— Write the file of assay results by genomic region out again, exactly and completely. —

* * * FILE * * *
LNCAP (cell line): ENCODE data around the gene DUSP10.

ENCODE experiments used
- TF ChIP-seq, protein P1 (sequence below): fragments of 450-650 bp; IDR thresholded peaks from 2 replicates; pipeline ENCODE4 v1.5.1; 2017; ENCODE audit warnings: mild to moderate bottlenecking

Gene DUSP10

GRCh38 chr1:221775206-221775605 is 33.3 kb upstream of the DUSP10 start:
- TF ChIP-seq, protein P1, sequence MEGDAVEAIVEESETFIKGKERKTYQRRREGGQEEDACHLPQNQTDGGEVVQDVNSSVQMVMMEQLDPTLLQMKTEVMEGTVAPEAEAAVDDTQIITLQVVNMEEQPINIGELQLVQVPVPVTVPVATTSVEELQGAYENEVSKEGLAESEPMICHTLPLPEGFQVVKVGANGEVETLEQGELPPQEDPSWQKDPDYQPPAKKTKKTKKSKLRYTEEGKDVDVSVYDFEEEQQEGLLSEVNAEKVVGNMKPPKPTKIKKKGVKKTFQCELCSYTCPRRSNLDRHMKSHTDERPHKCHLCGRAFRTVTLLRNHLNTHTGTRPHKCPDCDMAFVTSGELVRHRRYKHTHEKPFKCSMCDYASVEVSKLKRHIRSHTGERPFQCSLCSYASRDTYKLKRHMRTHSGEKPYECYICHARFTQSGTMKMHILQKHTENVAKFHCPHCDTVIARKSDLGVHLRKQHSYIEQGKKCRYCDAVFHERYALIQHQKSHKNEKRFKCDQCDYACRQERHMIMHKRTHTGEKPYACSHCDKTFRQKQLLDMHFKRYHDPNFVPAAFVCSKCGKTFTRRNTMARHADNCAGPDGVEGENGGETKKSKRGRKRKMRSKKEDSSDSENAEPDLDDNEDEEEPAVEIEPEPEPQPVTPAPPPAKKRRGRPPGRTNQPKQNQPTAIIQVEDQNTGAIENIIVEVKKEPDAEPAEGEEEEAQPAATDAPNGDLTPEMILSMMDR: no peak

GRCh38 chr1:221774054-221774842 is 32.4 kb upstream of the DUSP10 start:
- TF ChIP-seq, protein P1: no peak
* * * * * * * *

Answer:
LNCAP (cell line): ENCODE data around the gene DUSP10.

ENCODE experiments used
- TF ChIP-seq, protein P1 (sequence below): fragments of 450-650 bp; IDR thresholded peaks from 2 replicates; pipeline ENCODE4 v1.5.1; 2017; ENCODE audit warnings: mild to moderate bottlenecking

Gene DUSP10

GRCh38 chr1:221775206-221775605 is 33.3 kb upstream of the DUSP10 start:
- TF ChIP-seq, protein P1, sequence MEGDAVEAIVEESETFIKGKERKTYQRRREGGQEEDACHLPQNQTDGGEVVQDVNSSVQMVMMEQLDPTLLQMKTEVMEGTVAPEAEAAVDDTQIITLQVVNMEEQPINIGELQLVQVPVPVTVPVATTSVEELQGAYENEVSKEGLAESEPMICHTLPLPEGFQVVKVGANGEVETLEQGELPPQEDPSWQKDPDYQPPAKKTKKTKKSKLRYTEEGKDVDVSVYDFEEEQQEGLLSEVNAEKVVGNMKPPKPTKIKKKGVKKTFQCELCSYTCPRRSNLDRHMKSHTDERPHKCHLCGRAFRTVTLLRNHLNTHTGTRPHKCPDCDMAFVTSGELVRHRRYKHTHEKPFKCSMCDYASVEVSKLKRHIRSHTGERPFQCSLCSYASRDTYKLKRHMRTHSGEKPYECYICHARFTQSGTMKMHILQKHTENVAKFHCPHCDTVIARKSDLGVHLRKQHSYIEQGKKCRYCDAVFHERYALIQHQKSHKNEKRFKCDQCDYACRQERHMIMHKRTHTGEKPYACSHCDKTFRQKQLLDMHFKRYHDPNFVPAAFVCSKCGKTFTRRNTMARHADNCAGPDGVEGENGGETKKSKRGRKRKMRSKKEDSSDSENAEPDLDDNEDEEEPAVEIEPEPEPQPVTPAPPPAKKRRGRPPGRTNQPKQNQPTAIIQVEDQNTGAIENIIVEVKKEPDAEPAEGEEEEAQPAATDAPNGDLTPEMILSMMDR: no peak

GRCh38 chr1:221774054-221774842 is 32.4 kb upstream of the DUSP10 start:
- TF ChIP-seq, protein P1: no peak